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November 11, 2007

Security re-acquisitions help McAfee bounce back

At significant cost to its investors, McAfee has re-collected many of the system and information protection products that it dropped between 2002 and 2004. With its mission statement of proactively securing systems and networks from known and as yet undiscovered threats, it owns a comprehensive and extremely attractive range of protection services that can be used by every type of systems user.

By CBR Staff Writer

In particular, October 2007 has proved to be an extremely successful period for McAfee in its quest to add to the extensive range of its security products that it now controls. Earlier in the month, the company declared its intention to buy data protection (encryption) provider Safeboot for $350 million. It followed up on this recently with the announcement that it will acquire certification vendor ScanAlert for an initial purchase price of $75 million, with further performance-related monies to follow on later if targets are achieved.

Back in the early days of the new millennium, before McAfee finally started to get its corporate act together, the company had traded as Network Associates with a variety of seemingly unconnected company brands such as McAfee (anti-virus (AV) and intrusion prevention (IPS)), Sniffer (network tools), Gauntlet (firewalling), and PGP (encryption). The brand images may have had a disconnected look, but the range of systems and data protection tools would today look like a decent shopping list for anyone trying to put together a strong portfolio of security solutions. Unfortunately, at that stage, Network Associates was not enjoying the best of financial health, and short-term thinking was the order of the day. Non-essential products that were deemed not to be central to the company’s core IT security plans were sold off; PGP and Gauntlet went in 2002 and Sniffer followed in 2004.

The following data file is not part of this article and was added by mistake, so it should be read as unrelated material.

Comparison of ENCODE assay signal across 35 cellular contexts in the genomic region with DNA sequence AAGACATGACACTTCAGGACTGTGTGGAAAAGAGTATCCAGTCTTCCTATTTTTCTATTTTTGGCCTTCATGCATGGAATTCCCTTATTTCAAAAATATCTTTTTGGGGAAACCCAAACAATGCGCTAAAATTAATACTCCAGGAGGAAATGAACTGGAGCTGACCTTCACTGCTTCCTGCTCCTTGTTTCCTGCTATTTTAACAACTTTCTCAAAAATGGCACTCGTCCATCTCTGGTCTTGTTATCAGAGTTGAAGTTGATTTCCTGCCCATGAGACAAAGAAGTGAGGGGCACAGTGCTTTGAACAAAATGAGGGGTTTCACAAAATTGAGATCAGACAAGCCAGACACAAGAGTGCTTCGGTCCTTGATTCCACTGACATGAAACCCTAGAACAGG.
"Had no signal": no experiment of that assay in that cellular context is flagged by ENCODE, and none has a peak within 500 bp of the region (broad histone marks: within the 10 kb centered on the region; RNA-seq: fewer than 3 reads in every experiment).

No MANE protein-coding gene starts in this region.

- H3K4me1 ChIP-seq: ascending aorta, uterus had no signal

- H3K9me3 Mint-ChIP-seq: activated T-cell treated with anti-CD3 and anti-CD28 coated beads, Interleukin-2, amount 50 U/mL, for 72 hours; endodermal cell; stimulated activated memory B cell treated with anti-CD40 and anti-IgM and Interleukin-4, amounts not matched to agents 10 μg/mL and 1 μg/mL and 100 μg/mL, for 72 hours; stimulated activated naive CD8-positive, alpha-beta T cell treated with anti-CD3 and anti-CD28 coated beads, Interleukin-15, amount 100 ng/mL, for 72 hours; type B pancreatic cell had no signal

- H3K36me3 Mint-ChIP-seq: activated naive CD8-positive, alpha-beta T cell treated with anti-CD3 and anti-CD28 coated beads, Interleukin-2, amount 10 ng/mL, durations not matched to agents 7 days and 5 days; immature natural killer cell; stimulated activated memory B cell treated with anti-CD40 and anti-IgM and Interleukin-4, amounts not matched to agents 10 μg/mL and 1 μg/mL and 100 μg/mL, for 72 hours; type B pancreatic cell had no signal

At that time, Network Associates stated that it would focus all its efforts on core IT security services (AV and IPS), which were said to account for around 75% of the company’s annual sales. This final re-entrenchment was accompanied by a re-branding exercise and the emergence of McAfee as the new company image. It had been something of a rocky ride, but, as it has turned out, 2004 was a significant turning point.

Since then, the company, under the McAfee image, has re-emerged as a powerhouse of the security industry. The ScanAlert and Safeboot acquisitions are just the latest in a long line of purchases that have seen McAfee extend its reach to provide protection solutions for all types of user. $350 million sounds like a high price to pay to get back into the information protection arena, especially when you consider that five years ago the company already owned similar products from one of the sector’s better known players in PGP. One of McAfee’s latest offerings, Total Protection for Enterprise, now provides a comprehensive range of system protection facilities that cover network access control and includes firewall, anti-spyware, anti-spam, AV, and IPS, with many of these products having been brought in via acquisition.

The company is now so appealing that one has to consider, given the acquisitive nature of the enterprise technology sector and its fascination with all things security (12 months ago IBM gathered in ISS and EMC brought onboard RSA), at what stage will McAfee itself become a target that is too attractive to miss?

Source: OpinionWire by Butler Group (www.butlergroup.com)

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